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18

When encrypting something with RSA, using PKCS#1 v1.5, the data that is to be encrypted is first padded, then the padded value is converted into an integer, and the RSA modular exponentiation (with the public exponent) is applied. Upon decryption, the modular exponentiation (with the private exponent) is applied, and then the padding is removed. The core of ...


14

In a chosen-ciphertext attack, the attacker is assumed to have a way to trick someone who knows the secret key into decrypting arbitrary message blocks and tell him the result. The attacker can choose some arbitrary nonsense as an "encrypted message" and ask to see the (usually) different nonsense it decrypts to, and he can do this a number of times. Having ...


13

These aren't "attacks" in and of themselves, they are simply a way to classify attacks depending on how many assumptions they make. For instance, if an attack requires plaintext-ciphertext pairs to recover the key, but they don't have to be any particular pairs, that attack is categorized as a known-plaintext attack. However if another attack required the ...


13

Definitions / Introduction We define (this is solely for our example): $enc()$ and $dec()$ as the encryption and decryption function using CBC mode, with a constant key. any block cipher will do $\oplus$ is the XOR operation $n$ the amount of plain text blocks. the length of a block in bytes is $16$ (i.e. 128 bit) $m_1$ through $m_n$ the plain text blocks ...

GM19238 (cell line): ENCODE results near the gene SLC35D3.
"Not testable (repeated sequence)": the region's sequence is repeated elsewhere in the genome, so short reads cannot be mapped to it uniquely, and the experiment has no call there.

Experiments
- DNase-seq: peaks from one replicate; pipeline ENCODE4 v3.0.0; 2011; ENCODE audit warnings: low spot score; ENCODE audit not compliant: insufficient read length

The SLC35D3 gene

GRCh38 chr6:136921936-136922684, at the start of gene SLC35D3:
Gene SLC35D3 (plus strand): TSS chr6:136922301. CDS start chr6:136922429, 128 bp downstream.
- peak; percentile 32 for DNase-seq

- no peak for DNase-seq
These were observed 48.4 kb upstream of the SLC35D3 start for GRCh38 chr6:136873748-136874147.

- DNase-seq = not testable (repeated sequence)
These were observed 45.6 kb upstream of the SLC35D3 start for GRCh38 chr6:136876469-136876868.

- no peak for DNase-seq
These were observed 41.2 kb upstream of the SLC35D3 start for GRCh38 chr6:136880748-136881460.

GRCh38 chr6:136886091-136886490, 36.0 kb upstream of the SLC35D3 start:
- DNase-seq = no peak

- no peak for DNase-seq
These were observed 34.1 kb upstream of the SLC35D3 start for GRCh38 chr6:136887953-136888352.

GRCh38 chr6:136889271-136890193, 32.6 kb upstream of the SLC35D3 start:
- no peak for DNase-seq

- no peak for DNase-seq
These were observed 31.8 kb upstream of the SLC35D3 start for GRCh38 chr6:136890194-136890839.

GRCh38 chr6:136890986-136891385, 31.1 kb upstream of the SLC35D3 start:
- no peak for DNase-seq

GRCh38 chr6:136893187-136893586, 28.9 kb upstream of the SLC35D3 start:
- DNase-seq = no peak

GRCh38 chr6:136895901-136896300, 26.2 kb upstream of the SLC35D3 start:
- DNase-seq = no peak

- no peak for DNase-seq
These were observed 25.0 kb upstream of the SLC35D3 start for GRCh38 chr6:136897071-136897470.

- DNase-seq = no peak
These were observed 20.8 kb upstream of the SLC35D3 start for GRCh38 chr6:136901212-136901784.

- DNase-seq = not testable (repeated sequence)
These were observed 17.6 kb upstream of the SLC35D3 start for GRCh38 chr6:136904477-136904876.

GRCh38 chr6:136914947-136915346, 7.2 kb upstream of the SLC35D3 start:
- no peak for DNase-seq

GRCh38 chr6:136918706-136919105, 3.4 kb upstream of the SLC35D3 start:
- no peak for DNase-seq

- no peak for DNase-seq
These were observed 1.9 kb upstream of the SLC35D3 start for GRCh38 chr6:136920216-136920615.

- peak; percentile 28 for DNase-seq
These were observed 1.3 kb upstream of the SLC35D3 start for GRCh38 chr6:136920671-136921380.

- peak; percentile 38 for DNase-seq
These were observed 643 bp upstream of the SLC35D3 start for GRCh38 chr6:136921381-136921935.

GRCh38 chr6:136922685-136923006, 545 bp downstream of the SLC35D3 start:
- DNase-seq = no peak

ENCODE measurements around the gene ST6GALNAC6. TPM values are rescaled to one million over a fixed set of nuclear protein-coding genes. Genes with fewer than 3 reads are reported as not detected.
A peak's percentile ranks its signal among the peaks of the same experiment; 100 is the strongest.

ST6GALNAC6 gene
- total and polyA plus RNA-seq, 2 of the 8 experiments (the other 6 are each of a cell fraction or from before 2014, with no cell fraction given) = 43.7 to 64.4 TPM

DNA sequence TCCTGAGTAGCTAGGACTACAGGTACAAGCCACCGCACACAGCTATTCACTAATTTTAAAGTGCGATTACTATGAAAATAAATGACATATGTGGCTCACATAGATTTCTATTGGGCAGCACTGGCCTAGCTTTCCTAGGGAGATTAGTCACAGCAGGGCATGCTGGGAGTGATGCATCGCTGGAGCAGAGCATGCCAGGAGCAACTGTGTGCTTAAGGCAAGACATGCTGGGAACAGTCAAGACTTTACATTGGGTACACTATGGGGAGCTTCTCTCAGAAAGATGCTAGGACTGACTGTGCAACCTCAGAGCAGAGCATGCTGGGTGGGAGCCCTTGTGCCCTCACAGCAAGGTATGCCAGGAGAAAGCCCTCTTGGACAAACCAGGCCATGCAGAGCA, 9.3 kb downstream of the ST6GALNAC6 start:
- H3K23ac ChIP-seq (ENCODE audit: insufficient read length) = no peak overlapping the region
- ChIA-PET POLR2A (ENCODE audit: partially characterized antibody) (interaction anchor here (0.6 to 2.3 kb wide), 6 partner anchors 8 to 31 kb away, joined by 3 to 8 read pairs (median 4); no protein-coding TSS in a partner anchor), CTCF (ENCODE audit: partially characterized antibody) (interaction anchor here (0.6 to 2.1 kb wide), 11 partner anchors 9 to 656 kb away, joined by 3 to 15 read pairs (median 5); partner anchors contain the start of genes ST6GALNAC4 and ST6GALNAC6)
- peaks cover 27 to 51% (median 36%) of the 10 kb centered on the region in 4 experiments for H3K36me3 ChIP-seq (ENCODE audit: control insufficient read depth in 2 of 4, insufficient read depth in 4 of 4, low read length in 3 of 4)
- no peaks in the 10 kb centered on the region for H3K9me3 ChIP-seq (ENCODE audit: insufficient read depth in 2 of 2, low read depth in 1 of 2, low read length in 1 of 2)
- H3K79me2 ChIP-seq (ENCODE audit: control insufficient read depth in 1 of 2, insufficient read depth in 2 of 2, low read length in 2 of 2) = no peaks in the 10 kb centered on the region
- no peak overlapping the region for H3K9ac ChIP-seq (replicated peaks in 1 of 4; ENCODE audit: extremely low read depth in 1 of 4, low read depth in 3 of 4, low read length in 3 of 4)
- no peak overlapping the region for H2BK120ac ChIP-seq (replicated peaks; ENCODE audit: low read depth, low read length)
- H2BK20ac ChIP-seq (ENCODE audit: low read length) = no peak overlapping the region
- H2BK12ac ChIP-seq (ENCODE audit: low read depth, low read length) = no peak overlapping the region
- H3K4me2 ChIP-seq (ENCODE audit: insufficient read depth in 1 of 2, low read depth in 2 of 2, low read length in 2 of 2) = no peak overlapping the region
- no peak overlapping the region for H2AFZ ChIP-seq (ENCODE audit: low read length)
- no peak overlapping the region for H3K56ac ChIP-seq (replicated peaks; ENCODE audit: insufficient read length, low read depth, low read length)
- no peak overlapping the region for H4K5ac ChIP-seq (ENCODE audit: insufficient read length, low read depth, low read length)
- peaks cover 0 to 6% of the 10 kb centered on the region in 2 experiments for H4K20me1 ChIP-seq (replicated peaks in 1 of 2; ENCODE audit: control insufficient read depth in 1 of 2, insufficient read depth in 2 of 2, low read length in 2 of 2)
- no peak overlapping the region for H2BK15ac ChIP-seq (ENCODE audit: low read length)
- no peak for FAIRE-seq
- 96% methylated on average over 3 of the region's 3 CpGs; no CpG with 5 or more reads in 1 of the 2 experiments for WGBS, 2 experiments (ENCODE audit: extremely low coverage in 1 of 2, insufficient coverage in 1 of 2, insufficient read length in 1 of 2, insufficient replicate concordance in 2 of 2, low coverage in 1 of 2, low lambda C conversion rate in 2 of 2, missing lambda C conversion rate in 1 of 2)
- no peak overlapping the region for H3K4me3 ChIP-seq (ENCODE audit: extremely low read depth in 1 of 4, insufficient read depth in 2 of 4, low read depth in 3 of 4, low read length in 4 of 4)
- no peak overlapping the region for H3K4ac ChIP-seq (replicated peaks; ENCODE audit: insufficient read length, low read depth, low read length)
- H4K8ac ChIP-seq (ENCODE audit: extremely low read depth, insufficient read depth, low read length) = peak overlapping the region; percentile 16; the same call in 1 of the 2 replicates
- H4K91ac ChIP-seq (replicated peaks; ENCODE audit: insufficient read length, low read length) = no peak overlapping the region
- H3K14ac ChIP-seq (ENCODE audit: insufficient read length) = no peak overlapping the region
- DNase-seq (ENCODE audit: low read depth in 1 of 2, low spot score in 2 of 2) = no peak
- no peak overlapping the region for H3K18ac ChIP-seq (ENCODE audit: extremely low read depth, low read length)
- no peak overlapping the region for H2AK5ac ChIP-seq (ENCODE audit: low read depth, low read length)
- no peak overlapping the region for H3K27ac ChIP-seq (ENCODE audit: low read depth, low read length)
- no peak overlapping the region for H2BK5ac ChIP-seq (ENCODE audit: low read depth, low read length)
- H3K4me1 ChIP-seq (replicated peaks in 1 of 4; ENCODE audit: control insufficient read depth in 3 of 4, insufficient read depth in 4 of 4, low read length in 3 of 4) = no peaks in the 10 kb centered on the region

12

After reading the paper How to Break XML Encryption (thanks to Krzysztof for the link), here are my two cents. This attack relies on the fact that a CBC-ciphertext C = (IV, C1, ... Cd) can be decomposed into pairs of (IV, C1), (C1, C2), (C2, C3), ... (C(d-1), Cd), each of which is also a valid CBC ciphertext for the same key, relating to the corresponding ...


10

Neither. It means that an attacker can decrypt all messages that have been encrypted using this standard. The attack is a padding oracle attack. That means that, if the attacker has a ciphertext they want to decrypt, they can send several variations of the ciphertext to the server. By analyzing the server's responses (e.g., error messages returned), it ...